My friend explained that butterflies are too delicate to touch. A child trying to catch a butterfly often kills it without the slightest intentions. Like butterflies thoughts, feelings, emotions frequently expressed through poetry are often to frail to touch. The poet assembles words around these thoughts like catching the air around the butterfly. It is catching the air that allows a small glimpse of the butterfly.

Since that conversation I have been pondering what other parts of life are too delicate, too frail to touch. What things are we limited to trying to catch the air around it?

Sunday, April 4, 2010

it's been a while

Do you ever have those times when you wonder how many things can be pack into such a short time? I don’t necessarily mean activities, but new thoughts, ideas, perspectives. That has been the past four days for me.

It has been marked by a life-giving conversation while hiking with Kristin, time to rest at home, finishing a big application, a long time to think in read while on a long layover in O’Hare, Easter service this morning at my church here in Grant County, and lunch afterwards with some friends from the church.

It’s been a lot of thinking, but it has been a much needed time of being refreshed. That will prove helpful as the conference I am in charge of is less than two weeks away. I’m sure many of those thoughts will be making their way here as I can better articulate them, but for now this will do.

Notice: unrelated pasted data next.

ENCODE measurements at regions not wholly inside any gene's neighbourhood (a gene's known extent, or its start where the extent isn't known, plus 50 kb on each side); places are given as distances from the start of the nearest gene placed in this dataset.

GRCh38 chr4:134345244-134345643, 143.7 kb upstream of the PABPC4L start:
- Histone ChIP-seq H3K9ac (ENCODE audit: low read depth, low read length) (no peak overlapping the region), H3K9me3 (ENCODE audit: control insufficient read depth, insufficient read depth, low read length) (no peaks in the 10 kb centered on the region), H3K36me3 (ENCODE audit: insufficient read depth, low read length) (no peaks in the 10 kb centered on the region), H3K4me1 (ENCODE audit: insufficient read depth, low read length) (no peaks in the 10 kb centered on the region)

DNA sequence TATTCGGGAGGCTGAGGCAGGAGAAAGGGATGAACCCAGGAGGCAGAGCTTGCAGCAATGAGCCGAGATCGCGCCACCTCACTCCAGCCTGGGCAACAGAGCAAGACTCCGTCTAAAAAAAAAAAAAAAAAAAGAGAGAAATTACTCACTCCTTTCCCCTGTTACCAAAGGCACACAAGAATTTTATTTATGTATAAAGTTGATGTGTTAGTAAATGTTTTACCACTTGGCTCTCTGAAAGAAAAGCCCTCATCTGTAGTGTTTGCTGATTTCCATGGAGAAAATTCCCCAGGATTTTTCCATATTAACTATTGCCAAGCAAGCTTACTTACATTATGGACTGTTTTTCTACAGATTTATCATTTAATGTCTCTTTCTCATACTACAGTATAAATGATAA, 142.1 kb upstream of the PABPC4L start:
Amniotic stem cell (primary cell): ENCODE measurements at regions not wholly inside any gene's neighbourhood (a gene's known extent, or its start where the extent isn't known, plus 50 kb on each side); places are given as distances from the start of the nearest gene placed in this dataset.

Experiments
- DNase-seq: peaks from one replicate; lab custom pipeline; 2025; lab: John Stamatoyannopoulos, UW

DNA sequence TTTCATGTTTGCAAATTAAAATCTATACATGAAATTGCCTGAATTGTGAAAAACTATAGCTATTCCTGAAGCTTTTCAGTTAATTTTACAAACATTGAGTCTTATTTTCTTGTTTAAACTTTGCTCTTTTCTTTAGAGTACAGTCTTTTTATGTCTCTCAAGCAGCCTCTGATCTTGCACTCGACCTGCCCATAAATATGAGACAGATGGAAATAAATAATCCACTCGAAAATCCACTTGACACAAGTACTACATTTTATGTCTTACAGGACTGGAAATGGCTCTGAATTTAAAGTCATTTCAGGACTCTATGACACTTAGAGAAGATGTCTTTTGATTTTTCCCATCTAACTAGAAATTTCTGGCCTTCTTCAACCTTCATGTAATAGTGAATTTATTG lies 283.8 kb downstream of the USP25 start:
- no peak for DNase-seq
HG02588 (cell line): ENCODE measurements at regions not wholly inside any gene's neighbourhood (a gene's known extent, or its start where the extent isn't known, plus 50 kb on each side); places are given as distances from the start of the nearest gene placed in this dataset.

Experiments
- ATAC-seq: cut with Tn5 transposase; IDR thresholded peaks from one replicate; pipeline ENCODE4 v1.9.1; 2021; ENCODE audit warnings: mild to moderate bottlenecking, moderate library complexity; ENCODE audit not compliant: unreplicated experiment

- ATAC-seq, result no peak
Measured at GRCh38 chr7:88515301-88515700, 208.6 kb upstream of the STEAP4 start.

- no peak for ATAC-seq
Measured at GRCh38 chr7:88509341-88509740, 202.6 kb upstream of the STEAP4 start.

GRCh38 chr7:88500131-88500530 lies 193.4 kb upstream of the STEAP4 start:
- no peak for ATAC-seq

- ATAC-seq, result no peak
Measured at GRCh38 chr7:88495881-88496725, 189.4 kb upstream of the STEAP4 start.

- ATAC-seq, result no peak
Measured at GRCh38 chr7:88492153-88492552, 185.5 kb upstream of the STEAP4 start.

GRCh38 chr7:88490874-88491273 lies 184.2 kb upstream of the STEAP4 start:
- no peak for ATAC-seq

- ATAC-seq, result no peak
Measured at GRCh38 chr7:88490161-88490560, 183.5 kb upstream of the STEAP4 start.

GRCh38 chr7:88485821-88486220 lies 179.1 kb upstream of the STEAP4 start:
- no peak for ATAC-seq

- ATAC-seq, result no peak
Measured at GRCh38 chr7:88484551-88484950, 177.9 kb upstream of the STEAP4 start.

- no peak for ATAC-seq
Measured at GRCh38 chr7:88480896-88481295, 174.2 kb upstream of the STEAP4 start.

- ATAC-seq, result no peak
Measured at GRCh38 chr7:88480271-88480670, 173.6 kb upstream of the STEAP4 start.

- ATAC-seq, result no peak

Saturday, February 27, 2010

filled vs. centered

A little over a month ago I was in Chicago for two weeks with 20 other senior christian educational ministries majors on our two week capstone trip. As we’ve back at Taylor there’s been many things that have got me reflecting on that trip as there was much to unpack (visiting around 30 ministries I would venture to say). Specifically I remember a service we went to at an Anglican church. I was sitting next to my professor, who knew I had been going to a local Episcopal church for a while. She leaned over as the services was over and said, “That was centering.”

Ever since that conversation, I’ve found myself using that same word to refer to my little Episcopal church in Marion (Gethsemane) as people ask about it--centering. Frequently I hear people talking about being filled after a service or saying that that one church just didn’t ever fill me. Much of this is based upon if the sermon was engaging or the music stirring. Now these things are not wrong in the slightest; I do not mean to say that. But as I’ve been thinking about why I went back to the Gethsemane, it comes back to this idea of centering.

The service there is not one that is going to fill you. Instead of everything building up to a sermon, it is all building up to the Eucharist. The liturgy is so beautiful as it reminds up of who God is no matter where we are at. Each week I come away not feeling filled, but centered. Centered in that I am reminded of who Christ is, what he has done, and who I am in light of how he is.

I’m thinking that I want to be a part of a centering church over a filling church in the future.

the mobile church

I don't think there are words to describe this. Strange, thought provoking, surreal, and, well, hilarious.

How far would you go to relocated a church?